5 of the latest sports science research stories

1) A meta-analysis of nine studies revealed that cold-water immersion is more effective at reducing muscle soreness than passive recovery (where you exercise at a low intensity to flush out exercise-induced toxins). The therapy is said to constrict blood vessels, helping to reduce swelling and tissue breakdown. Prof Aryane Machado and his team also concluded that water temperature between 11°C and 15°C is optimum for 11-15mins. But be warned: some say reducing soreness is a sign the muscle isn’t adapting effectively to the workout. 

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2) The last 40 years has seen an explosion in running. But a review by biomechanics expert Benno Nigg shows that, despite purported advancements in run-shoe technology, injury rates haven’t dropped. Nigg suggested not choosing run shoes based on gait analysis, such as pronation and impact forces (whether you land on your heel or ball of your foot). Instead, he observed that your body naturally runs to its ‘preferred movement path’, whatever shoes you’re wearing, which their research showed was usually the most comfortable pair.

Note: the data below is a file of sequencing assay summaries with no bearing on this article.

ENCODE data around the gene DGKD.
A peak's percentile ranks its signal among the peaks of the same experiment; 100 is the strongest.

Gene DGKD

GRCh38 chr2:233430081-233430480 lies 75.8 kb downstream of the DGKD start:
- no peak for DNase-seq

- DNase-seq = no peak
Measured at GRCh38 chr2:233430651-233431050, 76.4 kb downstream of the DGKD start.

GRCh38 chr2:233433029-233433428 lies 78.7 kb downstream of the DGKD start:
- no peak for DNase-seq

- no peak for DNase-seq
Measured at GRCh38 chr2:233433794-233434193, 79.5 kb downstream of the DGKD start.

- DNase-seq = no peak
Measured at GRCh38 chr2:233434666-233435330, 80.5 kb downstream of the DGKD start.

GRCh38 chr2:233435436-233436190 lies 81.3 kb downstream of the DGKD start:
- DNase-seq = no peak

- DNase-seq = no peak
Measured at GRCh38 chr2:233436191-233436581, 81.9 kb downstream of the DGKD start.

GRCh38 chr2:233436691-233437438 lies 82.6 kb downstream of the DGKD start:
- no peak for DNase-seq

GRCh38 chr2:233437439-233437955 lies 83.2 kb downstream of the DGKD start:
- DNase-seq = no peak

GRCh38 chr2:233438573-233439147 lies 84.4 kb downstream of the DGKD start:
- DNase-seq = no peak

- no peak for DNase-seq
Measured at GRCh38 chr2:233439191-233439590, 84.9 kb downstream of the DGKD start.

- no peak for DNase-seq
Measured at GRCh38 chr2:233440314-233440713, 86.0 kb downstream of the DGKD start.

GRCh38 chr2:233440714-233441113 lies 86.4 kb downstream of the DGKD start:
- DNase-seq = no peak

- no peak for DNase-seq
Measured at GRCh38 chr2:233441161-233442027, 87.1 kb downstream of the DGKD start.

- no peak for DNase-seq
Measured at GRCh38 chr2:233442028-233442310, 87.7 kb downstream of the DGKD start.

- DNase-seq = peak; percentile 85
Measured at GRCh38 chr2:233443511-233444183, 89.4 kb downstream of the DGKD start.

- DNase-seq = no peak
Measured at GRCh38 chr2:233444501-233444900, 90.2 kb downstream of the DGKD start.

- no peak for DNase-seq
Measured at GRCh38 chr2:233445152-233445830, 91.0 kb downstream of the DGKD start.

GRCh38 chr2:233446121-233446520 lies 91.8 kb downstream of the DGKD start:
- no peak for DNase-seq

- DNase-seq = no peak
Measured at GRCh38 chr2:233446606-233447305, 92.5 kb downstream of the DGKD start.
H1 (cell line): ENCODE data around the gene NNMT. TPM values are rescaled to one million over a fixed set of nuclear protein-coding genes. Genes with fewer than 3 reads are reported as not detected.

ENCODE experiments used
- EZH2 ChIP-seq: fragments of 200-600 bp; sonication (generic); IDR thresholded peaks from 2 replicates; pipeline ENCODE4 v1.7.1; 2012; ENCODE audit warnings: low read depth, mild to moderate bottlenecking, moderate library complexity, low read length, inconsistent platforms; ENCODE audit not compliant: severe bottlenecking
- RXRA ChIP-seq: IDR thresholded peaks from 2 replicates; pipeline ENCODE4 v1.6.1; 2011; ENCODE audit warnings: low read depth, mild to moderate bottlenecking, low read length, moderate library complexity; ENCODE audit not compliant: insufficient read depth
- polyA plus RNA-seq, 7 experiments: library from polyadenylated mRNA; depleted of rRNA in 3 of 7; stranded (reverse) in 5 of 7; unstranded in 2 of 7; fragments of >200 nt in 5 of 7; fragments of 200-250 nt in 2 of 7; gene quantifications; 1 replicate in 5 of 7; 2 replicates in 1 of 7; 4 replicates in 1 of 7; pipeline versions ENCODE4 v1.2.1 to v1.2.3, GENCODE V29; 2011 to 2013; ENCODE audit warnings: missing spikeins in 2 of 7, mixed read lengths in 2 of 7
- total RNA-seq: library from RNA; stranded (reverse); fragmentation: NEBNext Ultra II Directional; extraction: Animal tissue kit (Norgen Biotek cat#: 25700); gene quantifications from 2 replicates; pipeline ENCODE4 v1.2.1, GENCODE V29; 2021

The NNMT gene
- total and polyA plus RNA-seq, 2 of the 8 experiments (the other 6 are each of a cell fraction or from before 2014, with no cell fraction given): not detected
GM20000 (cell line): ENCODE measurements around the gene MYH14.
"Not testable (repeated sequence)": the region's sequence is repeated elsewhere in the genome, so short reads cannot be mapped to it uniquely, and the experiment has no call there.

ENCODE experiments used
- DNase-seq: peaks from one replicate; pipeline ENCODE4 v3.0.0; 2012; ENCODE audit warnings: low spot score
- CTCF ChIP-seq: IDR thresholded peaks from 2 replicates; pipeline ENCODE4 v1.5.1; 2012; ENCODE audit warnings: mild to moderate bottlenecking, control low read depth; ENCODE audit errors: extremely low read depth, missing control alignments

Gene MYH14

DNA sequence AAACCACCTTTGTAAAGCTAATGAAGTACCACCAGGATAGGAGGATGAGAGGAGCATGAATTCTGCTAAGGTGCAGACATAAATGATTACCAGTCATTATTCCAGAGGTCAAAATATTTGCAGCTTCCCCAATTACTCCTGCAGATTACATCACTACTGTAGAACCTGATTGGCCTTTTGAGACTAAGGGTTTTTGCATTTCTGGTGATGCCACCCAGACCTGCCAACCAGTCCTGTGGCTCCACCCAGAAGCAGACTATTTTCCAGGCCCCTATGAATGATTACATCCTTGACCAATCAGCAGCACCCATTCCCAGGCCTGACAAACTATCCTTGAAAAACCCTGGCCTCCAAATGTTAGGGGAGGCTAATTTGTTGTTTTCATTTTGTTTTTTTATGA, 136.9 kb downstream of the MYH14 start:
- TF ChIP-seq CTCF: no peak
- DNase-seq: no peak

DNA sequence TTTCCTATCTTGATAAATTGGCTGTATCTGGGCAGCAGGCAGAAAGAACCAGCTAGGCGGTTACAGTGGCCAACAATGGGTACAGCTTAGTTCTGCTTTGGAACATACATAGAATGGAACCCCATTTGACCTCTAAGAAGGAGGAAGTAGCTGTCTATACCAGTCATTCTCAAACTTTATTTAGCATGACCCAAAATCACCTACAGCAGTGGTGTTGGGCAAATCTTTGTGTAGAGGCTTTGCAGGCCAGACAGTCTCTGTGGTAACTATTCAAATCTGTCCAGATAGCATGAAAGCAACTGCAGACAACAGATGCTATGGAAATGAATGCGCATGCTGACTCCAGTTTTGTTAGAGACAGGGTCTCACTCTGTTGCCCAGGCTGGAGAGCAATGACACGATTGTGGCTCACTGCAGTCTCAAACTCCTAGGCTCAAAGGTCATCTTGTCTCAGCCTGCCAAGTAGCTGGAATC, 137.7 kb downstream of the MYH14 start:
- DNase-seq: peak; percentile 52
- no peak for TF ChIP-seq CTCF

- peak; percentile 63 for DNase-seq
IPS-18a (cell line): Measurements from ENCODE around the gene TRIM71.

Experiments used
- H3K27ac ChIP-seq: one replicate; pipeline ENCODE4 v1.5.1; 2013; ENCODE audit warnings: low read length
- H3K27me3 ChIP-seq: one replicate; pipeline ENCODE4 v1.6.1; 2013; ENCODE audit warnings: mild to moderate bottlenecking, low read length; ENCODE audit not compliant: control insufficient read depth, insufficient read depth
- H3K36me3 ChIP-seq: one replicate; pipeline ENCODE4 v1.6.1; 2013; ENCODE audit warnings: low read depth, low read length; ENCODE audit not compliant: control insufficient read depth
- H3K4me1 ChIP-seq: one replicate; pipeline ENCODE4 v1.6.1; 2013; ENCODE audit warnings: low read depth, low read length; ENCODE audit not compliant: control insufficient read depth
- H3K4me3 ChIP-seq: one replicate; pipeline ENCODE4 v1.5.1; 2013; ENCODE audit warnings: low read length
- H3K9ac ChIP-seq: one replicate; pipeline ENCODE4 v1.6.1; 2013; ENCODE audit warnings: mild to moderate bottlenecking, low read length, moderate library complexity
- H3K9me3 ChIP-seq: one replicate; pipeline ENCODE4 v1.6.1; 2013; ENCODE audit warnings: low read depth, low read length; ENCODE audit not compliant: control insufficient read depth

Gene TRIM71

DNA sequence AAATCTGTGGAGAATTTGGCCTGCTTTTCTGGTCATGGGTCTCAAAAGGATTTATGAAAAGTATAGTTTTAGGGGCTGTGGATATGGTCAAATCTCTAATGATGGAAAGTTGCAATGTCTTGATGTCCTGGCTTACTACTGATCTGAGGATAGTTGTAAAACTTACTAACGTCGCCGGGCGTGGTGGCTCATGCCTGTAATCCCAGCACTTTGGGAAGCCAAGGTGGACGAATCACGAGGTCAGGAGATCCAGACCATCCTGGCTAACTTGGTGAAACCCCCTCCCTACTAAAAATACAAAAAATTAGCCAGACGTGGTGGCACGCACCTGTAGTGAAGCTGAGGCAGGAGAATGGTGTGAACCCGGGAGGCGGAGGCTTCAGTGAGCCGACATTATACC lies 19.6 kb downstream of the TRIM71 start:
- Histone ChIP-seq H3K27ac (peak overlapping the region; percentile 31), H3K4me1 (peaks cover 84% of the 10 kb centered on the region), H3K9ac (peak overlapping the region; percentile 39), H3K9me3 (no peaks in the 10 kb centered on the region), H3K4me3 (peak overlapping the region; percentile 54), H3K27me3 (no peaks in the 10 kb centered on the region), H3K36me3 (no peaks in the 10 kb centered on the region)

3)  Rotator cuff strain, patellar tendonitis, shin splints… even the strongest triathlete can suffer multisport injuries. Rest, recuperation and, according to Prof Kevin Tipton of Stirling University, a change in nutrition strategy helps recovery. A long spell off can reduce muscle mass so Tipton suggests eating more protein (2-2.5g/kg/day). Creatine, used by bodybuilders, can also stave off muscular reductions, while there’s a case for upping omega-3 intakes, too. The fatty acid reduces inflammation, though Tipton says swelling aids healing.